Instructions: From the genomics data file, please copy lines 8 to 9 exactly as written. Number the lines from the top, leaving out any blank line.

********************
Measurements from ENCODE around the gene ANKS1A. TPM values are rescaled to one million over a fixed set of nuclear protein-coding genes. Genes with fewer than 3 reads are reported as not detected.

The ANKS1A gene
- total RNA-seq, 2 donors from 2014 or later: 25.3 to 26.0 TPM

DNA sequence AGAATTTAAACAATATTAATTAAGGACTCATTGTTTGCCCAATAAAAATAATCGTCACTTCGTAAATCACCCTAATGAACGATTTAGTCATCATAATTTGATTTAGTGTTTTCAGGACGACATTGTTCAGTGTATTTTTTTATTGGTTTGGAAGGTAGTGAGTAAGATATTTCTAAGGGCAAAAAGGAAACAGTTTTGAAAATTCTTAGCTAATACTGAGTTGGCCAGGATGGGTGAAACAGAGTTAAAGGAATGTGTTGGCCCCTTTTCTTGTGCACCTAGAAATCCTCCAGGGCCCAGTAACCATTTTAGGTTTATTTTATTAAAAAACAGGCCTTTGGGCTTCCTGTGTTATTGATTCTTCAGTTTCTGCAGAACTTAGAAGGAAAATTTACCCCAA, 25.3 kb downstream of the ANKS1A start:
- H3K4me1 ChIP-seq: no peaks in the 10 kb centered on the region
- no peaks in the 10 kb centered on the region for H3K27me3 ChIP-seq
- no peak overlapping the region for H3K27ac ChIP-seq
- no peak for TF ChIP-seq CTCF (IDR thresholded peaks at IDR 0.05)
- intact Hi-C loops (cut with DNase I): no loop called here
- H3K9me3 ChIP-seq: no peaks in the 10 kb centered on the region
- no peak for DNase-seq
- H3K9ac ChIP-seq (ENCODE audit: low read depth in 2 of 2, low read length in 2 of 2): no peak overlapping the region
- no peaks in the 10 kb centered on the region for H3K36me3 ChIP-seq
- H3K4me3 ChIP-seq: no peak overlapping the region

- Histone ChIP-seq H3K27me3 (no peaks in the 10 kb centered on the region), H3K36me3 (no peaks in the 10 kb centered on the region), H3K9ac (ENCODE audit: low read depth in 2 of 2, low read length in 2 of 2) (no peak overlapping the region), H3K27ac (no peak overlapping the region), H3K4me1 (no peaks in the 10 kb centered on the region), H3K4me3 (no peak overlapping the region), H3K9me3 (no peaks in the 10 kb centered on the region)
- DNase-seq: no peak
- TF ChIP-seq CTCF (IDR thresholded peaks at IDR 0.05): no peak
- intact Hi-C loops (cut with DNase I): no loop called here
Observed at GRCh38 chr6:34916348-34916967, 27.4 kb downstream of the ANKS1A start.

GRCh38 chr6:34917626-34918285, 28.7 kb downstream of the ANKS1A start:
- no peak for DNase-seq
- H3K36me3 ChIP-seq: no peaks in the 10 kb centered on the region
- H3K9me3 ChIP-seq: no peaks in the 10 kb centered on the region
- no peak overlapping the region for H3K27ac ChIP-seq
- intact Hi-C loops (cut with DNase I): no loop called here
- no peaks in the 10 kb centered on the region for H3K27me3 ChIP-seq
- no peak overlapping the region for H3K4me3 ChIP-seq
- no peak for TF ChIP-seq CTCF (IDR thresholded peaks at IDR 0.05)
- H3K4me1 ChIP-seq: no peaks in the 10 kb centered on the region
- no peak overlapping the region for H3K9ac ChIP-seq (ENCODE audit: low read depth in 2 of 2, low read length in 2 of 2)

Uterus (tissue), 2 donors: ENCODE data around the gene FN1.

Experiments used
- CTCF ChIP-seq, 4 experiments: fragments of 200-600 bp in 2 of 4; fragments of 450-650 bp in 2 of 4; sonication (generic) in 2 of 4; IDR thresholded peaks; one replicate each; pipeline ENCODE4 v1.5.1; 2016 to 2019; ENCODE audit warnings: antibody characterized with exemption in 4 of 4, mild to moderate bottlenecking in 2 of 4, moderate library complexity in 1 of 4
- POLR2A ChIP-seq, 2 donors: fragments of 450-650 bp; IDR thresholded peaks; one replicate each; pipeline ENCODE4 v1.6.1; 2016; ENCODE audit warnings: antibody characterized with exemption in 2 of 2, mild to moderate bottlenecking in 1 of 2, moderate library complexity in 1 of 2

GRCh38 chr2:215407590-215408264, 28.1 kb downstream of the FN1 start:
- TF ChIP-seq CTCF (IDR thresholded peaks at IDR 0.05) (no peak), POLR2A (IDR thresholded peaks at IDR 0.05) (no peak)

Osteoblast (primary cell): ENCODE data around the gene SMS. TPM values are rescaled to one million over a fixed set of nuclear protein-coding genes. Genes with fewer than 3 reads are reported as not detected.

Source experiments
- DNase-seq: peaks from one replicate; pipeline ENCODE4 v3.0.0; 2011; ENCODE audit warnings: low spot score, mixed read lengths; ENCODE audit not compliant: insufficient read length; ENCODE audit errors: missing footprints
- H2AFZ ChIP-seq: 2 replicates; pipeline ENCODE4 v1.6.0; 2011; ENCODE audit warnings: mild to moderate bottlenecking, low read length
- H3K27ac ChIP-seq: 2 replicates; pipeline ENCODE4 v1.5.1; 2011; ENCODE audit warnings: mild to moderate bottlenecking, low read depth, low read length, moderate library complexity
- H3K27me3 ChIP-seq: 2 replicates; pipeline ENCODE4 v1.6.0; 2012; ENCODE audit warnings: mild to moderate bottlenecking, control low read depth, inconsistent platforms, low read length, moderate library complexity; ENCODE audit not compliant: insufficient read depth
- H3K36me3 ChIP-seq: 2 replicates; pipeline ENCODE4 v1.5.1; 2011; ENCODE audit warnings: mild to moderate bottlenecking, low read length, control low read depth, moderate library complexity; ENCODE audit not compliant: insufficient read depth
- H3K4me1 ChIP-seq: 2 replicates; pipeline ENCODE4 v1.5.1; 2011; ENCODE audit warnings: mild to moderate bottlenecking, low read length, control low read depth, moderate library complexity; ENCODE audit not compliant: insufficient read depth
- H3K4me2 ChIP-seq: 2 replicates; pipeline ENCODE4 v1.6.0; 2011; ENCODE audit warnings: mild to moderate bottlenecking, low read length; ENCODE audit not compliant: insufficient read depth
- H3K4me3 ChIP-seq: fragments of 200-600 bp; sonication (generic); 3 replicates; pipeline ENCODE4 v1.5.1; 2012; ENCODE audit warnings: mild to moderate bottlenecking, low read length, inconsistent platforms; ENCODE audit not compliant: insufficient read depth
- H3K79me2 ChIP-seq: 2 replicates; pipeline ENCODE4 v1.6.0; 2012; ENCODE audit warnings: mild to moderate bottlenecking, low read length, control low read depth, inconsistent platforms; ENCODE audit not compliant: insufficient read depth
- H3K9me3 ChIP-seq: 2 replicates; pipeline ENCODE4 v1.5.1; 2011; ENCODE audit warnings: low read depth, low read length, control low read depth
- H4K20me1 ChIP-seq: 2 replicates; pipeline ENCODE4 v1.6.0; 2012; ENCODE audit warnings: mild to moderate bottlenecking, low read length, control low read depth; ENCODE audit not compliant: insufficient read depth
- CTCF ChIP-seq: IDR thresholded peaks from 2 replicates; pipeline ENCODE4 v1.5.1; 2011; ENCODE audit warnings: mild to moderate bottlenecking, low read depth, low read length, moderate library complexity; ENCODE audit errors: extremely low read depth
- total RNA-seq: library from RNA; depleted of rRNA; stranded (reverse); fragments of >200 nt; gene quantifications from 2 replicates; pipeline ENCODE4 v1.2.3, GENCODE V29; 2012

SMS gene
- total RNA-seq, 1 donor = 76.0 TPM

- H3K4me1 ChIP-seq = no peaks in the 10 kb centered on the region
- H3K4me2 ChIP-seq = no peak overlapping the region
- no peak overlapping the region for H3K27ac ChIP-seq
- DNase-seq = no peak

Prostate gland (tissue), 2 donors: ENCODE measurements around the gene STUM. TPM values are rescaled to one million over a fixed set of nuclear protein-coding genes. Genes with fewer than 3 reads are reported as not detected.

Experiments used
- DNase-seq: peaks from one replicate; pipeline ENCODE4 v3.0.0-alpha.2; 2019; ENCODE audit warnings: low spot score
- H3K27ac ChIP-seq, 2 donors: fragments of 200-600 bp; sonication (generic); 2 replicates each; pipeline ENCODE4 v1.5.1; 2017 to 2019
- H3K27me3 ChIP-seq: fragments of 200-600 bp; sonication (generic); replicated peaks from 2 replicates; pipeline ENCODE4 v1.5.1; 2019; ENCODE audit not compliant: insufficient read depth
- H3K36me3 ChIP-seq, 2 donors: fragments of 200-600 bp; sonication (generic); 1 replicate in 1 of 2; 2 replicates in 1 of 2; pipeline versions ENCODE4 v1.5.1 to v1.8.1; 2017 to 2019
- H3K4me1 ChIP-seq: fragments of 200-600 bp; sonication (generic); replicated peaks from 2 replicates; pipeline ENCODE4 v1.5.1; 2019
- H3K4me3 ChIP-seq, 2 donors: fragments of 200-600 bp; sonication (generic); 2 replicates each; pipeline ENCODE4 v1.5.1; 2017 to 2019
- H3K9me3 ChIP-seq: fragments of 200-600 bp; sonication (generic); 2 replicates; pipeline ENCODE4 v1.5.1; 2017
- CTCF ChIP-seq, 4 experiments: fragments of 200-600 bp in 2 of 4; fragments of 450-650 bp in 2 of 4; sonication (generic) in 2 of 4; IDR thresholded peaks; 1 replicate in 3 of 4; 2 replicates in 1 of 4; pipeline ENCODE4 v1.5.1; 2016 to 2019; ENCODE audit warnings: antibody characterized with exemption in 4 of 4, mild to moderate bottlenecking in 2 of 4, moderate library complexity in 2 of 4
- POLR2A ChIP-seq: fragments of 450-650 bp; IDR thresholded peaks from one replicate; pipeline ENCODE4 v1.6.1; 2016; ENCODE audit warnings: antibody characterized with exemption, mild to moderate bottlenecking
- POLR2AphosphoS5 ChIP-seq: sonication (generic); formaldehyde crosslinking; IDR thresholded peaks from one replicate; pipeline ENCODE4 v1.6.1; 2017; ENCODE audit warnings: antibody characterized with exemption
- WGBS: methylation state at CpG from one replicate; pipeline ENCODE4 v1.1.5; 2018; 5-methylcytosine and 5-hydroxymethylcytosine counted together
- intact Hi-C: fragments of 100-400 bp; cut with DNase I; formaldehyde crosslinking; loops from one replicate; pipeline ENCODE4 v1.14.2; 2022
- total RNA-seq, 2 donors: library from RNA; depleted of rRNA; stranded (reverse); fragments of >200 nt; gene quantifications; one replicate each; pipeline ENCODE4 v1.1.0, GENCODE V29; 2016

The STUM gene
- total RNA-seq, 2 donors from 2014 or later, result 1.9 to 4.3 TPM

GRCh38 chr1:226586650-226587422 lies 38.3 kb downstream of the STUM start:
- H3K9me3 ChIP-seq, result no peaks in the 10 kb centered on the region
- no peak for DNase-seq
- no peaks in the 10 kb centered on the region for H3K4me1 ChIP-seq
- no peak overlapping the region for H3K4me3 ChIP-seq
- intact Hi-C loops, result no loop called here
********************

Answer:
- no peak for TF ChIP-seq CTCF (IDR thresholded peaks at IDR 0.05)
- intact Hi-C loops (cut with DNase I): no loop called here